Hoffman also makes many fabrics that have gold accent lines. We were told that these fabrics are printed in Japan, as the quality of their gold process is superior. As a side note, the greige goods (undyed fabrics that they use) are milled in several places around the world, then sent to the processing plant for printing.
New fabrics arriving and waiting to be cut for sample headers. When a new fabric (print) is made, one tube is air shipped to Hoffman, where it is cut into samples and the fabric family is put into a header (stapled together on a hanger). The headers are given to the fabric reps, which show them at the fabric markets (Houston Quilt Show inthe fall, LA Textile Show, etc.), as well as visiting shop owners, etc.
Here are some headers that have been completed, ready to go!
New fabrics in the foreground and many, many, MANY bolts of fabric stacked almost to the rafters of older bolts that have already been cut to make the sample headers!
One of the guys rolling fabric from a tube onto a bolt. Typical bolt size is 15 yards. Batiks are usually made in 16 yard pieces and then sewn together in Bali before being wound onto the tube. When they get here, they are wound on a bolt until the hit the seam. It is cut off and that is the yardage on the bolt. You can't see it, but to the right is a little meter that counts the yardage as it is rolled onto the bolt.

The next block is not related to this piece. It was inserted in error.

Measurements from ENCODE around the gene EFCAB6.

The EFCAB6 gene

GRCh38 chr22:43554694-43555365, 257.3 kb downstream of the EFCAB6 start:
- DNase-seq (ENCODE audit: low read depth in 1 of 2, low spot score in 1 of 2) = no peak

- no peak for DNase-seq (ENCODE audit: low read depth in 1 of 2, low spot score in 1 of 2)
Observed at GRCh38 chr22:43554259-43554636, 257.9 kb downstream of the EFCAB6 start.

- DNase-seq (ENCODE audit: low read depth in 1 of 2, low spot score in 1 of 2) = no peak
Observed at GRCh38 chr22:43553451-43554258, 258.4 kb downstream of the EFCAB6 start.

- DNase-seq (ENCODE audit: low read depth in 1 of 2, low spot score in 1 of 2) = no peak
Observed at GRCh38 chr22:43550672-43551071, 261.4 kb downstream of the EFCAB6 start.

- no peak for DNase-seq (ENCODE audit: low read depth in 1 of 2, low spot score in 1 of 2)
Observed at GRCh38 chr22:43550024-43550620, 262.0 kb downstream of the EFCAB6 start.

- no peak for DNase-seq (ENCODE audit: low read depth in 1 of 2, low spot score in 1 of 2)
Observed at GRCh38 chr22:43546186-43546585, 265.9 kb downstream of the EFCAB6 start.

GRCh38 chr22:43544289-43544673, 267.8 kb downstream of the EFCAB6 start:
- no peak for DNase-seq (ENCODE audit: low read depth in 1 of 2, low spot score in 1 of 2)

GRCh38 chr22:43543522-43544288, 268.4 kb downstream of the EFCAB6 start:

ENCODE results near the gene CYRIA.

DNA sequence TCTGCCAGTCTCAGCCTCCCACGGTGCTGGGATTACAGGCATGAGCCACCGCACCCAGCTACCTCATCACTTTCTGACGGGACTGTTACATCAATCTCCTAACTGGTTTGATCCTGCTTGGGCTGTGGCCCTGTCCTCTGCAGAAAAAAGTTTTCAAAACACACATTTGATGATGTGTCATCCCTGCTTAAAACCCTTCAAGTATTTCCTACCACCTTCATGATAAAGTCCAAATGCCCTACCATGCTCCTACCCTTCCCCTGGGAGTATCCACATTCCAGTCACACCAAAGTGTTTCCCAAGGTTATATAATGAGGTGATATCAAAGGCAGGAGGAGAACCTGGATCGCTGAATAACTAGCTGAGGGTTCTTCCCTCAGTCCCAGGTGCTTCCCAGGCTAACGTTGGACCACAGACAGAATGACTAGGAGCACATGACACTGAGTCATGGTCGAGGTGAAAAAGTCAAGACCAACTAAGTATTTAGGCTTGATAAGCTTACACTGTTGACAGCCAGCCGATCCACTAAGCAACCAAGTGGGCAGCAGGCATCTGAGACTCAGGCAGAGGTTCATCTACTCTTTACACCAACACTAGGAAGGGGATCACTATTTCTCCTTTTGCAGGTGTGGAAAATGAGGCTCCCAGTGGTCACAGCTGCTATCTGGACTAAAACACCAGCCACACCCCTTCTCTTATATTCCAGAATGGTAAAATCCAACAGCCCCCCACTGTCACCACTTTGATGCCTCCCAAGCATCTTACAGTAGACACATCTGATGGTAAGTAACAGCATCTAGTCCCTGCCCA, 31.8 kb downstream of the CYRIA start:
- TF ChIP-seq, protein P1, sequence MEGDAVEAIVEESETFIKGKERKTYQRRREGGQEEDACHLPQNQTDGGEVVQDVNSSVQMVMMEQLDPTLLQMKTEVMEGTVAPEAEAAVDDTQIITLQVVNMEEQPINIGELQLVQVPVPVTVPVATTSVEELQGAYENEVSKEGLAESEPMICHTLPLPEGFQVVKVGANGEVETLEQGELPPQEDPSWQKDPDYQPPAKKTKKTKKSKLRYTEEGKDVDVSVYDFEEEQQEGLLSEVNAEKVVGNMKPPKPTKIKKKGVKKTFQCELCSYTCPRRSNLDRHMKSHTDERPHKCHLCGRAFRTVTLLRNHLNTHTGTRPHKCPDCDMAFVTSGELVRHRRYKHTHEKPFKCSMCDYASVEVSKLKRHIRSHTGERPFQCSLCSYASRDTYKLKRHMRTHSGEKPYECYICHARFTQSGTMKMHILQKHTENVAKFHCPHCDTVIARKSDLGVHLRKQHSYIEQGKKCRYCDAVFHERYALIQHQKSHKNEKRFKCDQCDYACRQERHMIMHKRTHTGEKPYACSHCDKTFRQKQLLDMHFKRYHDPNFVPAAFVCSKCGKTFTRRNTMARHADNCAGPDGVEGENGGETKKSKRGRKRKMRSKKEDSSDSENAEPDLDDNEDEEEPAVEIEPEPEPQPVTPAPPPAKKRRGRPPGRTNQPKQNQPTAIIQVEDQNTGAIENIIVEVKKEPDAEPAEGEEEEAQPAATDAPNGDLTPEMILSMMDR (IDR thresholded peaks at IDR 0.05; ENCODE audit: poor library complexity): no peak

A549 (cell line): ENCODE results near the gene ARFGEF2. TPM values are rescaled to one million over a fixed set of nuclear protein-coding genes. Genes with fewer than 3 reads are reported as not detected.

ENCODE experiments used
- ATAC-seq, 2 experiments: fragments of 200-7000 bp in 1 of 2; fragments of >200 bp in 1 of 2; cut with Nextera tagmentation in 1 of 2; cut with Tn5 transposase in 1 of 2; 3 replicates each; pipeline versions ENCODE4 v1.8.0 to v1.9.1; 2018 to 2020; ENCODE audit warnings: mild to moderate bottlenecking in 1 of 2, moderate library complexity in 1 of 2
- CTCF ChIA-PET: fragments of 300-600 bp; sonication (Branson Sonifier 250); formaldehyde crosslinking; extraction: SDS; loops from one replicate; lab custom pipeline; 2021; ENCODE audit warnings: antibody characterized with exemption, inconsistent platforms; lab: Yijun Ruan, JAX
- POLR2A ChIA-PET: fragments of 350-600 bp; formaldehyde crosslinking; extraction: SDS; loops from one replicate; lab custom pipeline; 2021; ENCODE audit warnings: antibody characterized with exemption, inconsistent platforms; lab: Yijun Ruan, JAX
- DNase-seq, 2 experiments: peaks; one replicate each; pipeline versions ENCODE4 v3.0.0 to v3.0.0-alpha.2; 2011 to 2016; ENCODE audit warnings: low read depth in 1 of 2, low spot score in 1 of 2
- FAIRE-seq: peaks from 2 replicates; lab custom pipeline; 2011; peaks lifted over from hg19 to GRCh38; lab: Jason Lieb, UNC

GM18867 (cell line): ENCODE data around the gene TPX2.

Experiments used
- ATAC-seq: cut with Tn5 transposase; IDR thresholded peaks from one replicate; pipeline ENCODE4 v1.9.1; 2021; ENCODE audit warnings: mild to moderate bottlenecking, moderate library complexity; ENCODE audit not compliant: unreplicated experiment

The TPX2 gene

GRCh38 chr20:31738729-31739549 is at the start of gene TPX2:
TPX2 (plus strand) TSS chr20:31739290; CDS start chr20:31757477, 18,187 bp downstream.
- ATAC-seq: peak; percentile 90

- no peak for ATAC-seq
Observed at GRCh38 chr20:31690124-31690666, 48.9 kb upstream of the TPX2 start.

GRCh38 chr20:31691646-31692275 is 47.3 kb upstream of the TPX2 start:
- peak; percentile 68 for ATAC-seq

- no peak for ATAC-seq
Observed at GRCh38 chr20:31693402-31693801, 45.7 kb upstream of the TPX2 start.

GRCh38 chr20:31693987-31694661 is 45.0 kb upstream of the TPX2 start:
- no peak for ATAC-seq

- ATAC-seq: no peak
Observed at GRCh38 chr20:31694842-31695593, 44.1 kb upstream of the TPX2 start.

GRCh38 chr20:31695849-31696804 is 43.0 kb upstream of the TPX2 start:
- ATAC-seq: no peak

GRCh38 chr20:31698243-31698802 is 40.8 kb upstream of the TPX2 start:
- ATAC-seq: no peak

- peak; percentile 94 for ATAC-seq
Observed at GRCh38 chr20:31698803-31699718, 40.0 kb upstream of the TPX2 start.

The motiff at Hoffman is definately beach/Southern California. Rube Hoffman, originally from NYC, started Hoffman Fabrics and his 2 sons were surfers. The grandchildren are still very involved in surfing today and have won amny awards.
It was a wonderful trip - we learned a lot! I think the only down side was they are strictly wholesale (no, we did not get a chance to purchase any of their fabrics)! It was wonderful to see all of the fabrics - no store can carry every fabric of every line, so it was nice to see so many different patterns!